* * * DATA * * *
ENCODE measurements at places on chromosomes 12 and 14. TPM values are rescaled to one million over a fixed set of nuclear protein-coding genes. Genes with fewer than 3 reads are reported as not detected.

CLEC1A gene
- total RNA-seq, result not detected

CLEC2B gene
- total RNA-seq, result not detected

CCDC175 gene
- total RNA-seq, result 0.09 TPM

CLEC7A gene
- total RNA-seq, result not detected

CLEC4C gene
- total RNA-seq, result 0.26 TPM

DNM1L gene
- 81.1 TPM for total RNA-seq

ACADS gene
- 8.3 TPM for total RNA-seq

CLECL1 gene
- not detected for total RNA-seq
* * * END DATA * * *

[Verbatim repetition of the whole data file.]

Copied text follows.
ENCODE measurements at places on chromosomes 12 and 14. TPM values are rescaled to one million over a fixed set of nuclear protein-coding genes. Genes with fewer than 3 reads are reported as not detected.

CLEC1A gene
- total RNA-seq, result not detected

CLEC2B gene
- total RNA-seq, result not detected

CCDC175 gene
- total RNA-seq, result 0.09 TPM

CLEC7A gene
- total RNA-seq, result not detected

CLEC4C gene
- total RNA-seq, result 0.26 TPM

DNM1L gene
- 81.1 TPM for total RNA-seq

ACADS gene
- 8.3 TPM for total RNA-seq

CLECL1 gene
- not detected for total RNA-seq